A motorcycle racer based in Montreal will be competing in what is considered the most dangerous motorcycle race in the world, the first Canadian to do so in more than a decade.

Dan Kruger, who grew up in Toronto but now lives in Montreal, will be competing in the Isle of Man Tourist Trophy race at the end of the month.

Unlike other races, which are typically about 5 kilometres long, the Isle of Man TT is a 60-kilometre track through the mountains of the island, located between Ireland and the United Kingdom.

Racers travel at speeds of approximately 200 km/h around sharp corners and up steep hills.

The Isle of Man TT is a 107-year-old tradition that draws crowds of about 100,000 and has claimed the lives of 240 bikers.

But Canada's first participant said the risk is all part of the excitement.

Kruger has been racing bikes since he was 11 or 12 years old, and started because of the thrill that comes with the danger.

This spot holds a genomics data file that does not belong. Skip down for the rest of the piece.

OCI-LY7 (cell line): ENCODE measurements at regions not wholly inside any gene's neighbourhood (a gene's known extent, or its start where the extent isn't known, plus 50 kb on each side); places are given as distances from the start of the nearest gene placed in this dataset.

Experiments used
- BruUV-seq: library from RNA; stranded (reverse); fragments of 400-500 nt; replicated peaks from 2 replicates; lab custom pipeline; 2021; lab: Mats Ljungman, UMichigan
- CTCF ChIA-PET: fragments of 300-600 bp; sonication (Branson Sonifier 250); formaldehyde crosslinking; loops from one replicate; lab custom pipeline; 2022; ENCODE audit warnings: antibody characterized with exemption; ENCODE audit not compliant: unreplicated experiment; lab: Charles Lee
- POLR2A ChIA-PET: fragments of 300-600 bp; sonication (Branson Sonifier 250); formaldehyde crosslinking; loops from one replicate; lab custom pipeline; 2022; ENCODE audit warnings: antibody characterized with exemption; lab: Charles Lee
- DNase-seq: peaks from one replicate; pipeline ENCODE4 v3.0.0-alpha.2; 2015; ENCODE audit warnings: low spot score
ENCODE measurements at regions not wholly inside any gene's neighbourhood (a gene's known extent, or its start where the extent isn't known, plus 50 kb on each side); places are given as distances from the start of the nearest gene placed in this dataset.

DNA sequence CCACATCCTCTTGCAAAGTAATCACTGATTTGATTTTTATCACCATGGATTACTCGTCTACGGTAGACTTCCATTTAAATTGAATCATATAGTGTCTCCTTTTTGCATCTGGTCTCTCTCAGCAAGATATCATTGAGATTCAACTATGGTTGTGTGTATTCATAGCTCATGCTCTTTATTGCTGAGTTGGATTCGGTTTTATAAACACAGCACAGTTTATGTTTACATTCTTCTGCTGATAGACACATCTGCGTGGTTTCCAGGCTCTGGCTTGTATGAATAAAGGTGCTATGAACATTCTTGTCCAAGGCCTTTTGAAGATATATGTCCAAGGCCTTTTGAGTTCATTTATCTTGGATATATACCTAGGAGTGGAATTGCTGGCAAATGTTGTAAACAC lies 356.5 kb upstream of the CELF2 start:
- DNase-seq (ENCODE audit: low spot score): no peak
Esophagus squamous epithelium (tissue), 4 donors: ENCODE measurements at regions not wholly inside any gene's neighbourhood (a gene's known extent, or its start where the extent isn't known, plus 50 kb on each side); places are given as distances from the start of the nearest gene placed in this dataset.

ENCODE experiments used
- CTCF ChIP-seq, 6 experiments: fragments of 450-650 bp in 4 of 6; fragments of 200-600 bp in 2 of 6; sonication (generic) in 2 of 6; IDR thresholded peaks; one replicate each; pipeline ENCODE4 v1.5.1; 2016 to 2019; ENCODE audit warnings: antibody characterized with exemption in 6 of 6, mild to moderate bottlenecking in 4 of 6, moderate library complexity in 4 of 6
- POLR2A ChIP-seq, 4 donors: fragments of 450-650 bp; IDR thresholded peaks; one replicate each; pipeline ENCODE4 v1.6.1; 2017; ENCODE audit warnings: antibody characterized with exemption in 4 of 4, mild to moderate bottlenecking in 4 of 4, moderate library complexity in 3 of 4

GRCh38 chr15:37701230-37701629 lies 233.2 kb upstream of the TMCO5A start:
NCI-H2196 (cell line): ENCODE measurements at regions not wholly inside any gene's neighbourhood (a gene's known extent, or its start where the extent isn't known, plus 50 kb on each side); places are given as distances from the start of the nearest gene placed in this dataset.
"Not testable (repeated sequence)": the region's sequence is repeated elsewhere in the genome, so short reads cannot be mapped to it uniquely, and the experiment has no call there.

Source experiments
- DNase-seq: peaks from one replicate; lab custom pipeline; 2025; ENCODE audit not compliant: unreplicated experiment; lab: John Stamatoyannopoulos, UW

"It's the adrenaline, it's the challenge, it's a very personal sport where it's just you and the machine and it takes a lot of physical attributes as well," Kruger told CTV's Canada AM on Tuesday.

"The sport is not without danger," Kruger said, adding that he has been injured in the past. Kruger fractured his pelvis in September while racing in China, but chose to continue the race despite his injury.

Further illustrating just how dangerous the Isle of Man race really is, Kruger said riders are required to wear a dog tag during the event.

"The dog tag basically is your blood type, your date of birth, your name and so forth so they can identify you, heaven forbid something goes wrong."

Kruger also wears a good luck charm from his kids and his wife around his neck, which he said reminds him that there are people waiting for him to get back safely.

Regardless of the dangers, Kruger said he feels lucky to claim the title of first Canadian to race on the Isle of Man in more than a decade.

"It's a little bit of pressure, but on the same note, it's a great opportunity for me, and to be honest it's made me feel really proud of my roots."

The event stretches over two weeks starting May 24, with various qualifying laps and other races lasting until June 6.